The key to filling it out, however, depends entirely on the physique of Routh, 25, the Iowa native who was briefly on the soap opera One Life to Live in 2001. Singer says the Superman costume wasn't complete without Routh.
Smallville - grown up too soon (WB)
"I always had the general idea of the suit. However, when the conceptual art was evolving around the same time that I cast Brandon, I privately had paintings rendered with Brandon's face, which certainly brought it to life."
Superman's body is the key to his power, Singer says.
"With X-Men, although they had extraordinary powers, they also had physical weaknesses," he says.
"The suits were for protection as well as costume. Superman is the Man of Steel. Bullets bounce off him, not his suit."
What does the movie's costume say about this Superman's personality?
"He's not afraid," Singer says.
[I wonder what Smallville fans will have to say about that, Mr. Singer? Are we really ready for a substitute Superman when Clark and Lana and Lois and Chloe - and Lex and even Krypto - are still waiting to grow up on The WB? Ed.]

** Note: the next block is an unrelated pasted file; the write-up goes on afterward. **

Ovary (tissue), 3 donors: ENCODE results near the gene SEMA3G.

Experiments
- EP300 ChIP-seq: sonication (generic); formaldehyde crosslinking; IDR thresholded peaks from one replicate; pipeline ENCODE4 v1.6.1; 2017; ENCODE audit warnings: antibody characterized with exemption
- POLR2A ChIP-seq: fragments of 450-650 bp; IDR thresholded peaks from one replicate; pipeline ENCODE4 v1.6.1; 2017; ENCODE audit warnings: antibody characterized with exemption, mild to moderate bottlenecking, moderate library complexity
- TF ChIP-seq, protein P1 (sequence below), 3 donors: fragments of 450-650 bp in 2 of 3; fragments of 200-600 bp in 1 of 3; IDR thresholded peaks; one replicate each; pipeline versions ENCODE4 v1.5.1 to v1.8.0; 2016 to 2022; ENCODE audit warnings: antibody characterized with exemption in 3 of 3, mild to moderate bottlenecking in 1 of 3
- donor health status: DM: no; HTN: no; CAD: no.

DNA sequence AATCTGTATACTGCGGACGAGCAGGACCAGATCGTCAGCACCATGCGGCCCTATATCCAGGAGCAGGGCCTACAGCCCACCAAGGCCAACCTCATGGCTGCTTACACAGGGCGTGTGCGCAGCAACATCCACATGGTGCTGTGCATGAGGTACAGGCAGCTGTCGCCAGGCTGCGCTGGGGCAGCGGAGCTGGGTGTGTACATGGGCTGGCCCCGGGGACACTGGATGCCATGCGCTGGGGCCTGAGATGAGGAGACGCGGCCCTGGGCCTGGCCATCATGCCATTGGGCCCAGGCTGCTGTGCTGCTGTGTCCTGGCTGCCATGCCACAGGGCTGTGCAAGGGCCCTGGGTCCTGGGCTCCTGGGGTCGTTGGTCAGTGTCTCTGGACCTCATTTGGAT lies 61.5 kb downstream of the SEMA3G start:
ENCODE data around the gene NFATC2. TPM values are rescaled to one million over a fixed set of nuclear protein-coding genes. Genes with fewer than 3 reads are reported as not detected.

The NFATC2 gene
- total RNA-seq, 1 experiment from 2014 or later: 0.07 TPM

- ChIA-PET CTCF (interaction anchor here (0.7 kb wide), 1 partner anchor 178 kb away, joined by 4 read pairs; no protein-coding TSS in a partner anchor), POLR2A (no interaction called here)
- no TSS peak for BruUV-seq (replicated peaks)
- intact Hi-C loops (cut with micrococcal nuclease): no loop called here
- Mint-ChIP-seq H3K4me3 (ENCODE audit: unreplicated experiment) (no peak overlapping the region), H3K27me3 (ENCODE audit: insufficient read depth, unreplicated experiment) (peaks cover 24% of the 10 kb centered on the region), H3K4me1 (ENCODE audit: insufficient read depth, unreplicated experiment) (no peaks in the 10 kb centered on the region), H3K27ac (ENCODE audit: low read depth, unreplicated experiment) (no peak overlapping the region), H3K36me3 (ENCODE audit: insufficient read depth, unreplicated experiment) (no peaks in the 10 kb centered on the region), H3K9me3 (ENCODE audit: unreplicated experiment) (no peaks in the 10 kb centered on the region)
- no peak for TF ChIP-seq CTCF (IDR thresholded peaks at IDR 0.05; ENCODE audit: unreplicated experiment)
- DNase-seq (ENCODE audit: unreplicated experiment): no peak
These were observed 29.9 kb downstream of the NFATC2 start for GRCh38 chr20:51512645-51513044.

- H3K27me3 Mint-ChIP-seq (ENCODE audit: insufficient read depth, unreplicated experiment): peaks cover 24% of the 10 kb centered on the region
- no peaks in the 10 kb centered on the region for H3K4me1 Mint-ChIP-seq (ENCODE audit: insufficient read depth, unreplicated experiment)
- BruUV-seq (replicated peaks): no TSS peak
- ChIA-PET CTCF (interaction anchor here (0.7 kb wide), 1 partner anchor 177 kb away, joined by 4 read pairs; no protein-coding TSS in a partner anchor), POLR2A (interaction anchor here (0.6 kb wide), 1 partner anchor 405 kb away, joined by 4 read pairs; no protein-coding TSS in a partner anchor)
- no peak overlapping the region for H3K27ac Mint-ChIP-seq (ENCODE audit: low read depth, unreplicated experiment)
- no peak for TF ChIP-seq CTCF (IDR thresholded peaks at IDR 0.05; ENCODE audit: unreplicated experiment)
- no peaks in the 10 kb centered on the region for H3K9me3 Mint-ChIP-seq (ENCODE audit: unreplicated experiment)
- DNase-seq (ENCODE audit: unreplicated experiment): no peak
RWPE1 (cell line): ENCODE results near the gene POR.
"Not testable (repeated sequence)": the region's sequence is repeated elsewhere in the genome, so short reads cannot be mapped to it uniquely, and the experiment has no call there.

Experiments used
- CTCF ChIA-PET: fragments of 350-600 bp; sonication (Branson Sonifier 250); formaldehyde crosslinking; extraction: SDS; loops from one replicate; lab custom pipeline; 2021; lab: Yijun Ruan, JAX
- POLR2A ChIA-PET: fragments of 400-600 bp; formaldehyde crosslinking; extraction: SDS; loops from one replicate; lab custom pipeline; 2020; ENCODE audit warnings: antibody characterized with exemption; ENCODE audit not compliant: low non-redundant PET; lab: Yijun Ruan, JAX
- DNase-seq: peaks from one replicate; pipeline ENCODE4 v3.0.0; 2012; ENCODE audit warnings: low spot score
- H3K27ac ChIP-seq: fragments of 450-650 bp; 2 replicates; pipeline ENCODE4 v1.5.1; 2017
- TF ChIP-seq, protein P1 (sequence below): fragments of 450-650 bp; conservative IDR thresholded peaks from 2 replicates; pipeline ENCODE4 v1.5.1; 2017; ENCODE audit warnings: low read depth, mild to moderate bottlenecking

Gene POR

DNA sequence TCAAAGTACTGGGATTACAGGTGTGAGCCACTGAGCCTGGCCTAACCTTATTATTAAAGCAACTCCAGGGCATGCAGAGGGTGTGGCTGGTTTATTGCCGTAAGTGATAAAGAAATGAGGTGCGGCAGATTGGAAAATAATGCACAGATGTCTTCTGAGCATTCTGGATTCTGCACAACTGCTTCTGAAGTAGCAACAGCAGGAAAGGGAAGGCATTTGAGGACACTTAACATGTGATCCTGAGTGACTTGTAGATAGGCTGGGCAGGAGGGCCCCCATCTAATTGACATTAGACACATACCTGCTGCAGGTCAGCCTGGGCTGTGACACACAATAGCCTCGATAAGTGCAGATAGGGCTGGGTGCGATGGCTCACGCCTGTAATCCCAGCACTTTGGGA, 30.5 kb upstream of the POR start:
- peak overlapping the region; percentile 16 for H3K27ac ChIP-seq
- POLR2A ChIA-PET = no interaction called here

Batman Meets Smallville - Sort Of?
LOS ANGELES April 19, 2005 (Zap2it.com) - The Time Warner empire will deploy its synergistic superpowers in May to offer fans of "Smallville" an extensive look at the summer movie "Batman Begins."
Christian Bale as the Caped
The WB will show an eight-minute preview of the film, which opens June 17, during the season finale of "Smallville" on Wednesday, May 18. The network and studio aren't calling the sneak a trailer; instead, it's a "special footage preview," which means viewers will see a "compilation of scenes" prepared for the episode rather than just what's been in theaters for the past few months.
Warner Bros., which like The WB is part of the Time Warner conglomerate, is releasing the film. Both the movie and the series are based on the two most enduring DC Comic characters, Batman and Superman (DC is also a Time Warner subsidiary).
"Superman and Batman have always been inextricably linked to each other, so it seems fitting that a show chronicling the Man of Steel's youth give you the first look at the birth of the Dark Knight," "Smallville" co-creator Al Gough says.
The "Smallville" finale, titled "Commencement," will run 90 minutes and revolve around graduation day at Smallville High. The network also mentions "murder" and "betrayal" in its description of the episode, but little else.
"Batman Begins," which stars Christian Bale as the Caped Crusader, follows a younger Bruce Wayne as he begins to take on his alter ego and fight crime in Gotham City. Christopher Nolan ("Memento") is the movie's director and co-screenwriter (with "Blade's" David S. Goyer).